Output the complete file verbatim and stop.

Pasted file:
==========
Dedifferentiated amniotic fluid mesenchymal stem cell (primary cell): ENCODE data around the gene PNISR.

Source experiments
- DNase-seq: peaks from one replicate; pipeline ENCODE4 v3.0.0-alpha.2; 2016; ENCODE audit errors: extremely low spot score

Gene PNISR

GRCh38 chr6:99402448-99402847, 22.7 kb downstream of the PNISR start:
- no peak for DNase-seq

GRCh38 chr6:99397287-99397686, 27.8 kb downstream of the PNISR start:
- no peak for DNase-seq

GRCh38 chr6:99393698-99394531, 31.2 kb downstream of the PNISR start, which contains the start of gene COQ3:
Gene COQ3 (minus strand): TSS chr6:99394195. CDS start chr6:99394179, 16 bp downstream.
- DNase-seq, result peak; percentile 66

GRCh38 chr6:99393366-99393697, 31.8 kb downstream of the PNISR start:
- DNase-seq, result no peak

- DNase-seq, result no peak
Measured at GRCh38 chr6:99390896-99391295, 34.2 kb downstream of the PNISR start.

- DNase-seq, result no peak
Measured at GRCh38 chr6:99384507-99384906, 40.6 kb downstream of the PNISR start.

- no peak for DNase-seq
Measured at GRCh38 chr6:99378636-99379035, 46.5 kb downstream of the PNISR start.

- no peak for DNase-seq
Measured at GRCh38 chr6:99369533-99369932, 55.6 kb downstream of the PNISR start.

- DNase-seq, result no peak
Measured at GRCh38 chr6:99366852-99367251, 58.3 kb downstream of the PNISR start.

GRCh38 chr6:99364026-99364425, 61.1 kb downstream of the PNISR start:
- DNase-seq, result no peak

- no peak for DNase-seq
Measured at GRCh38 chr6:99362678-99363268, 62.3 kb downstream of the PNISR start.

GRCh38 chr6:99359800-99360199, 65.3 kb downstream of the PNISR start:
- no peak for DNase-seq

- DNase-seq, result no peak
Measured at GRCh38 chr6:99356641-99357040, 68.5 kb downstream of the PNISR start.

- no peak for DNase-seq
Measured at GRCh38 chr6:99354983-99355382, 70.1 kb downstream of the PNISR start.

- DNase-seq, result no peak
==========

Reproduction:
Dedifferentiated amniotic fluid mesenchymal stem cell (primary cell): ENCODE data around the gene PNISR.

Source experiments
- DNase-seq: peaks from one replicate; pipeline ENCODE4 v3.0.0-alpha.2; 2016; ENCODE audit errors: extremely low spot score

Gene PNISR

GRCh38 chr6:99402448-99402847, 22.7 kb downstream of the PNISR start:
- no peak for DNase-seq

GRCh38 chr6:99397287-99397686, 27.8 kb downstream of the PNISR start:
- no peak for DNase-seq

GRCh38 chr6:99393698-99394531, 31.2 kb downstream of the PNISR start, which contains the start of gene COQ3:
Gene COQ3 (minus strand): TSS chr6:99394195. CDS start chr6:99394179, 16 bp downstream.
- DNase-seq, result peak; percentile 66

GRCh38 chr6:99393366-99393697, 31.8 kb downstream of the PNISR start:
- DNase-seq, result no peak

- DNase-seq, result no peak
Measured at GRCh38 chr6:99390896-99391295, 34.2 kb downstream of the PNISR start.

- DNase-seq, result no peak
Measured at GRCh38 chr6:99384507-99384906, 40.6 kb downstream of the PNISR start.

- no peak for DNase-seq
Measured at GRCh38 chr6:99378636-99379035, 46.5 kb downstream of the PNISR start.

- no peak for DNase-seq
Measured at GRCh38 chr6:99369533-99369932, 55.6 kb downstream of the PNISR start.

- DNase-seq, result no peak
Measured at GRCh38 chr6:99366852-99367251, 58.3 kb downstream of the PNISR start.

GRCh38 chr6:99364026-99364425, 61.1 kb downstream of the PNISR start:
- DNase-seq, result no peak

- no peak for DNase-seq
Measured at GRCh38 chr6:99362678-99363268, 62.3 kb downstream of the PNISR start.

GRCh38 chr6:99359800-99360199, 65.3 kb downstream of the PNISR start:
- no peak for DNase-seq

- DNase-seq, result no peak
Measured at GRCh38 chr6:99356641-99357040, 68.5 kb downstream of the PNISR start.

- no peak for DNase-seq
Measured at GRCh38 chr6:99354983-99355382, 70.1 kb downstream of the PNISR start.

- DNase-seq, result no peak